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Agricultural News


Secretary Reese Looks Back at 2014 and Goals for Next Year

Wed, 17 Dec 2014 18:11:33 CST

Secretary Reese Looks Back at 2014 and Goals for Next Year
Looking back at 2014, it was a mixed bag for Oklahoma. Wheat farmers battled drought and had one of the smallest crops in the state's history, but there were also some bright spots too. In recapping the year, Oklahoma Secretary of Agriculture Jim Reese said one of the big surprises was the arrival of June and July rains bringing one of the wettest summers.


"Summer crops did really well, helped a lot of recovery, commodity prices have been good, so agriculture in general has been good," Reese said. "Since the 2011 drought we've been recovering ever since, every rainfall has been good."


Radio Oklahoma Network Farm Director caught up with Reese to talk about the year and the outlook for 2015. Click on the LISTEN BAR at the bottom of this story to hear their full conversation.


Another bright spot was the cattle market. With tight supplies cattle prices saw record levels this year. Reese said the prices have been incredible and a lot of producers have told him they have waited for these kind of prices their entire life and now that it is here it's kind of scary. With the decisions producers are making now Reese said there is a lot more at stake as producers choose between holding back heifers and expanding their herd or selling at these high prices.


"It's the fact that we're producing a great product," Reese said. "Consumers so far have been willing to continue to pay what it takes to get meat on their table, so we have been really blessed."


In January Governor Mary Fallin will begin her second term and Reese will continue to be at the helm of the Oklahoma Department of Agriculture Food and Forestry. In the new year, Reese said the agency is setting goals for the upcoming year. Currently Oklahoma's agricultural industry generates a total gross product of about $7 billion annually. In the next year they want to measure the state's agricultural sector to make sure the industry is growing and increasing agricultural products. Secondly Reese said they want to increase the state's agricultural exports which will further support commodity prices for ag producers. Further Oklahoma want to increase advanced processing of agricultural products with milling along with increasing food manufacturing in the state.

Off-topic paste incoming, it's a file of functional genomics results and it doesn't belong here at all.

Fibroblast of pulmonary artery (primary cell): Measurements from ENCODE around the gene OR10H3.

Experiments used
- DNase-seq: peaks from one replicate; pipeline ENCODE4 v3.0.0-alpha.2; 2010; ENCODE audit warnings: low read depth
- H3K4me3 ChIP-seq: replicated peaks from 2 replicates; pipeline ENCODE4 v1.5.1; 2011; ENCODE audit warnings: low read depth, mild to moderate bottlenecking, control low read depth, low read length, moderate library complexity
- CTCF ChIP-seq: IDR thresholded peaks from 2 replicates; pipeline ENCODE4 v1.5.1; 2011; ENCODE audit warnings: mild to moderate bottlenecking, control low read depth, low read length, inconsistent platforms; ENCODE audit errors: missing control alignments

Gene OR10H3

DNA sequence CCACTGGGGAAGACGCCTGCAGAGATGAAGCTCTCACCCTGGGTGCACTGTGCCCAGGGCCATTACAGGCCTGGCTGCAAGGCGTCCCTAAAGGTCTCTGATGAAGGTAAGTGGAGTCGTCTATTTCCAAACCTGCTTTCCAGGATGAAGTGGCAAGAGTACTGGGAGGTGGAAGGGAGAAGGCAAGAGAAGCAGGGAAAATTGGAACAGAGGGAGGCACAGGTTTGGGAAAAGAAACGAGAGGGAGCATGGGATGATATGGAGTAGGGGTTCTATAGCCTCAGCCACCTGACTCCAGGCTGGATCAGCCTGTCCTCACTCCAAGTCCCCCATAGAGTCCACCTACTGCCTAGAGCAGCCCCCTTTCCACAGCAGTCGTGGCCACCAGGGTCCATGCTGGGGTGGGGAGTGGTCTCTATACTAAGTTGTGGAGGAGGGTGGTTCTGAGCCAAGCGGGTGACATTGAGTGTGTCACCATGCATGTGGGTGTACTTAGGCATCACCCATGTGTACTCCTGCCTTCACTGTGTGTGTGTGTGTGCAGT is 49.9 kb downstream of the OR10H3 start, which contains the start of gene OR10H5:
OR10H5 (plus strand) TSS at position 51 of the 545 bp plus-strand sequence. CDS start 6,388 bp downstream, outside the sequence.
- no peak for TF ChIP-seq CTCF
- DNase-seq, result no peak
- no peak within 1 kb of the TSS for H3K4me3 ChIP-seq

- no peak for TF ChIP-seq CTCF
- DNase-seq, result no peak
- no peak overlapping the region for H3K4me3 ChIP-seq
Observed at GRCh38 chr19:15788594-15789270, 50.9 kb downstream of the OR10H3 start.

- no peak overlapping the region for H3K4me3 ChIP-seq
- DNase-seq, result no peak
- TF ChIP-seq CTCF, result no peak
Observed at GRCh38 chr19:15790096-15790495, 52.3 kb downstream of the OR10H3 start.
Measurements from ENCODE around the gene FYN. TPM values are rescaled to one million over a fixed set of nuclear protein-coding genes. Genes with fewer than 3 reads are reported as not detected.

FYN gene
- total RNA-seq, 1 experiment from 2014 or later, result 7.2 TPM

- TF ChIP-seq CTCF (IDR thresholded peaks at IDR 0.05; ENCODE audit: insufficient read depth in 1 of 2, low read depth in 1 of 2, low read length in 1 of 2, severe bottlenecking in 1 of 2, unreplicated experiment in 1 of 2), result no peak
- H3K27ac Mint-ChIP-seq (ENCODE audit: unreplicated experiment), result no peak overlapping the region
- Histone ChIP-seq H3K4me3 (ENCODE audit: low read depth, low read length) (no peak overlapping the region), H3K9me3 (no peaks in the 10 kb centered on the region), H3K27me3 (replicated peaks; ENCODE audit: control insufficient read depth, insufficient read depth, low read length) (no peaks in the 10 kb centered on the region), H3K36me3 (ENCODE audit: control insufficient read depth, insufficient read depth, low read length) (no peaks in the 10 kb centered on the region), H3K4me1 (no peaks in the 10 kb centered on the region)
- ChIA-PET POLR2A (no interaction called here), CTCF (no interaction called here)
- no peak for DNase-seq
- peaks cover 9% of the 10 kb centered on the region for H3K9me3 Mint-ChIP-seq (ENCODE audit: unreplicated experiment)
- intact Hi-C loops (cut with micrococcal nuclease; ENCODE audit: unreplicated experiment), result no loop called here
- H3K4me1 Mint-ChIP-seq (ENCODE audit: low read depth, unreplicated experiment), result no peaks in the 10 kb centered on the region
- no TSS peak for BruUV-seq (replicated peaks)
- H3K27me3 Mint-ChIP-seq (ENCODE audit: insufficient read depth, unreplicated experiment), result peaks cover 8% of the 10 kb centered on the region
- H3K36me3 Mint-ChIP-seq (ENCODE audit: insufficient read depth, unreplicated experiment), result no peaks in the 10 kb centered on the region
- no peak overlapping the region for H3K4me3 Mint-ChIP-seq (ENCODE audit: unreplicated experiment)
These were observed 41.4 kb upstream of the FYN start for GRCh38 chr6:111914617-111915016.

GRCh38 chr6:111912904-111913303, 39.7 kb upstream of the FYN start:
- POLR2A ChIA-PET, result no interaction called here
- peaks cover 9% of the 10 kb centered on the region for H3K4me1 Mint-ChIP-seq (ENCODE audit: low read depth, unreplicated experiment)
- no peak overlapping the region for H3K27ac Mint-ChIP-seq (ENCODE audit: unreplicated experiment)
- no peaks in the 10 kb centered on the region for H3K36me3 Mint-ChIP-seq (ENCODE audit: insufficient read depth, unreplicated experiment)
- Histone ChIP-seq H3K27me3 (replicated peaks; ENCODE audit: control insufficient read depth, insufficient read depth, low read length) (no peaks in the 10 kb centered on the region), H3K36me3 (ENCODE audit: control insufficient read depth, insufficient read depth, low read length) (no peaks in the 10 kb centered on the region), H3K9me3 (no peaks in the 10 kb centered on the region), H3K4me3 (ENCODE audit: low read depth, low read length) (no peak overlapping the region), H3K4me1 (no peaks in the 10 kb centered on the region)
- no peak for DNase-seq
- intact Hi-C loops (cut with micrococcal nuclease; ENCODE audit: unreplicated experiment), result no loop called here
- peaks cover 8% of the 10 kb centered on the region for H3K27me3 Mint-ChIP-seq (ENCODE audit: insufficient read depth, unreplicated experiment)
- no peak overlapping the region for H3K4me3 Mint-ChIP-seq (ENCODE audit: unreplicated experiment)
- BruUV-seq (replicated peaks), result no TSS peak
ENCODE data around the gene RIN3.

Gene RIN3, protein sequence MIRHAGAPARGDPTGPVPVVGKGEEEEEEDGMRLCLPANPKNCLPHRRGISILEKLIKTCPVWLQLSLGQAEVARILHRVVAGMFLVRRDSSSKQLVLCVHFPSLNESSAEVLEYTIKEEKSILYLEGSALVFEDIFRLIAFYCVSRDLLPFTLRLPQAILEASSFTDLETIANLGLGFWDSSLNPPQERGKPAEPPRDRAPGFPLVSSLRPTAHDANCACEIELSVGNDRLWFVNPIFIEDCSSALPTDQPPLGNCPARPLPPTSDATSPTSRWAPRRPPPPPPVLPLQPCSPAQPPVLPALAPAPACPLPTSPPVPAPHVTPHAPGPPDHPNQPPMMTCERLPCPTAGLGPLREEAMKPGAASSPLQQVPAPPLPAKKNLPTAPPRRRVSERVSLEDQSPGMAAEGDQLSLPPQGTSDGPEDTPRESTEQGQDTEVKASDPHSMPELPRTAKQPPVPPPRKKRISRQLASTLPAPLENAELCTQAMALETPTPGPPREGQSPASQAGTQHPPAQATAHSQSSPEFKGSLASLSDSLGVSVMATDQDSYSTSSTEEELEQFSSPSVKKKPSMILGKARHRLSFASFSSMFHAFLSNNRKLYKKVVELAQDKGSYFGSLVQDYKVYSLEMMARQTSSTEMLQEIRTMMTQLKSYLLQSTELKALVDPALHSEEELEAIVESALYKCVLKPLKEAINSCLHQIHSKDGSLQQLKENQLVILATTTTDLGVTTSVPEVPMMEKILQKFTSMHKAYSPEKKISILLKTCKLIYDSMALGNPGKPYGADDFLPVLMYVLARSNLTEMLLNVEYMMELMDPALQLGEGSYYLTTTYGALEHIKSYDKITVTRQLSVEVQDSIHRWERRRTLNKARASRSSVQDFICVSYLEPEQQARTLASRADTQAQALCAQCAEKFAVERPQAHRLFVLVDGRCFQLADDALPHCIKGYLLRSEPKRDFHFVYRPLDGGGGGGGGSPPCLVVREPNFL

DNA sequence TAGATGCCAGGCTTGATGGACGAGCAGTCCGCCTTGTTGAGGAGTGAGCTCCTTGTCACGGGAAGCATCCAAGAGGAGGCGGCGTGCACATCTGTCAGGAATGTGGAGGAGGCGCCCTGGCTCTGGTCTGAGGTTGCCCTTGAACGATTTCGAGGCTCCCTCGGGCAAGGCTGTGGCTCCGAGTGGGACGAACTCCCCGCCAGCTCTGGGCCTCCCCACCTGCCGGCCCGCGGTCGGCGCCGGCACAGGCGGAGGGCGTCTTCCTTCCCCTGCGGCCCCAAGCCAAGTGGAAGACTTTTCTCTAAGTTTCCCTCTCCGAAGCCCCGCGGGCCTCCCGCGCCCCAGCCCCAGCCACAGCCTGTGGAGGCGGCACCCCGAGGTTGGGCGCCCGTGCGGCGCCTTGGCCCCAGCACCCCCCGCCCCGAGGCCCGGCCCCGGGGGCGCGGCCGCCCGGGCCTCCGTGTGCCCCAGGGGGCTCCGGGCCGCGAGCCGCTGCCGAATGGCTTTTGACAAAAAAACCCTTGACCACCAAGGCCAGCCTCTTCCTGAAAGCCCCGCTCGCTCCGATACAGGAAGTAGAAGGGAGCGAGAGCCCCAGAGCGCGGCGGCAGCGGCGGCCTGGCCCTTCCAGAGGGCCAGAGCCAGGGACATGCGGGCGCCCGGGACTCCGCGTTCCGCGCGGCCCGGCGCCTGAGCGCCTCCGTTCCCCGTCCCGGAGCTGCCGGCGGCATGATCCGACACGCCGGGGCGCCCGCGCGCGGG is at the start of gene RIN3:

"We are rich with agriculture and raw product, $7 billion dollars worth, but we need to do more of the investing in the processing of that food and getting it to retail," Reese said. "Not only getting the revenue of producing it but also producing cheaper for consumers."


In talking with crop and livestock producers and those involved in agribusiness, Reese said everyone is very optimistic about 2015 and the future of agriculture. With new advancements in technology that has and will continue to change how food is produced. He said farmers are anxious to adopt the latest technology with precision farming and global positioning systems. By investing in new machinery and technology, Reese said farmers realize there is a cost savings.


Educating consumers will continue to be another major goal for 2015. One of the key initiatives has been its Ag in the Classroom program. It brings together people and resources from the Agriculture Department, Department of Education, Oklahoma Farm Bureau and Oklahoma State University to name a few. Reese said with so much false information on agriculture out there, we have increase our dialogue with all consumers.


"We have to defend ourselves and we have to educate people on what we really do in agriculture, because those who aren't in agriculture are trying to define us," Reese said.


Jim Reese will be joining Ron Hays for the weekly In the Field report Saturday morning at 6:40 am on KWTV News9 in Oklahoma City.


   
   





Ron Hays interview Jim Reece, Oklahoma Commissioner of Agriculture
right-click to download mp3

 

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